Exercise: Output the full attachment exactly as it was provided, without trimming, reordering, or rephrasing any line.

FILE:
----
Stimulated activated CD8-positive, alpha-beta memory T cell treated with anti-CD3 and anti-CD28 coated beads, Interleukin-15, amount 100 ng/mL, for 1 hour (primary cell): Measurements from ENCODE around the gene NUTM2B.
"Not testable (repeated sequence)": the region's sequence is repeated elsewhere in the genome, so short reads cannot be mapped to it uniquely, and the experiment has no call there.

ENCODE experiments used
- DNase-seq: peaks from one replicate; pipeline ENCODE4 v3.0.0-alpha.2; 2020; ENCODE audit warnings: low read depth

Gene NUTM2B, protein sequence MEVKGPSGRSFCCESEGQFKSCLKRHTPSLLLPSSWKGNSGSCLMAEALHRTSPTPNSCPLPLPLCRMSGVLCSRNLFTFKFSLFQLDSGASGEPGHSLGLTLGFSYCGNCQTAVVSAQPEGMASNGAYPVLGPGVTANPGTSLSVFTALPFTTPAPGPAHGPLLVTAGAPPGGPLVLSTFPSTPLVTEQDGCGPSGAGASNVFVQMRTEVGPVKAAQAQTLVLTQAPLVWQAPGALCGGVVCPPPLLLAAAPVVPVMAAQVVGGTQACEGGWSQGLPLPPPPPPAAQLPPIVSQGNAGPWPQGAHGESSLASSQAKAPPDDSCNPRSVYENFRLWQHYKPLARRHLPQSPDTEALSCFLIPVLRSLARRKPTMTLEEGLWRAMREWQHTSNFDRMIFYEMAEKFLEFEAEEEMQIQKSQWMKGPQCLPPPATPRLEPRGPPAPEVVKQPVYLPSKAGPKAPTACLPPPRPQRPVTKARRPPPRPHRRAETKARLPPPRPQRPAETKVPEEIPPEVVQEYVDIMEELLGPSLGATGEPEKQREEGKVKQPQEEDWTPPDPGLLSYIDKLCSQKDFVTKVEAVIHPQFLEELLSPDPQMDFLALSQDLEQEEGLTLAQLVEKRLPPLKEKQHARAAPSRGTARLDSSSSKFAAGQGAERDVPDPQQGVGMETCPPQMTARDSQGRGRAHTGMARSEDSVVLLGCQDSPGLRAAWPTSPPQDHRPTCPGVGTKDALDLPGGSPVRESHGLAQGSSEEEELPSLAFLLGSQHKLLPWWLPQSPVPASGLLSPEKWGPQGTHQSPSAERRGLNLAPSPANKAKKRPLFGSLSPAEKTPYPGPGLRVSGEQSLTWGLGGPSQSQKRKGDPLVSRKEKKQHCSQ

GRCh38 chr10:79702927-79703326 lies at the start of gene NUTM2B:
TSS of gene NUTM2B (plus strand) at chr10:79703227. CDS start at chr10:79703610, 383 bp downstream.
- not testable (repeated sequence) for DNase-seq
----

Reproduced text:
Stimulated activated CD8-positive, alpha-beta memory T cell treated with anti-CD3 and anti-CD28 coated beads, Interleukin-15, amount 100 ng/mL, for 1 hour (primary cell): Measurements from ENCODE around the gene NUTM2B.
"Not testable (repeated sequence)": the region's sequence is repeated elsewhere in the genome, so short reads cannot be mapped to it uniquely, and the experiment has no call there.

ENCODE experiments used
- DNase-seq: peaks from one replicate; pipeline ENCODE4 v3.0.0-alpha.2; 2020; ENCODE audit warnings: low read depth

Gene NUTM2B, protein sequence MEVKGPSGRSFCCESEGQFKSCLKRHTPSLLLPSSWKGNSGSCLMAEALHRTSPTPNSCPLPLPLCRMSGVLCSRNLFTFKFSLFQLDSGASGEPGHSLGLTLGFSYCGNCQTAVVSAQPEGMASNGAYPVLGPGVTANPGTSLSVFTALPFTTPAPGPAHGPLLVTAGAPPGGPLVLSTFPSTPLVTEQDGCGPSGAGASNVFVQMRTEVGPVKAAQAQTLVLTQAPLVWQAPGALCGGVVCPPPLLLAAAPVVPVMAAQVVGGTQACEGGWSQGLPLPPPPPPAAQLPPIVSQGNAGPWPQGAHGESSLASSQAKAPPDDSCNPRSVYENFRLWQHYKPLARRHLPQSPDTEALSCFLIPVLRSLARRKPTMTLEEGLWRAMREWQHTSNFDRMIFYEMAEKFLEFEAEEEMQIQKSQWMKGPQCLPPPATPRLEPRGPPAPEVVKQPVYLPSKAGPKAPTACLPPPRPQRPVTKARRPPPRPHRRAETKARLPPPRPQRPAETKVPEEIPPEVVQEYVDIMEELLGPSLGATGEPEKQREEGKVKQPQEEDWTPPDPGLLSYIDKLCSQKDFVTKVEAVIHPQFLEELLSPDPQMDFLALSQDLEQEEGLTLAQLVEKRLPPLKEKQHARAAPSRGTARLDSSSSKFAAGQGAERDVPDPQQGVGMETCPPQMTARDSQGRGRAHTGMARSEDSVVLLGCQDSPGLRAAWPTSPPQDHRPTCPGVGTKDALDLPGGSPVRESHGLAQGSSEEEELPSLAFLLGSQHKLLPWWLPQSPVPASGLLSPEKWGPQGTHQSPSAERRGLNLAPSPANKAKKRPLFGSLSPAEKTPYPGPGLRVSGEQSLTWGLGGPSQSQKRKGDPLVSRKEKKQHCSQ

GRCh38 chr10:79702927-79703326 lies at the start of gene NUTM2B:
TSS of gene NUTM2B (plus strand) at chr10:79703227. CDS start at chr10:79703610, 383 bp downstream.
- not testable (repeated sequence) for DNase-seq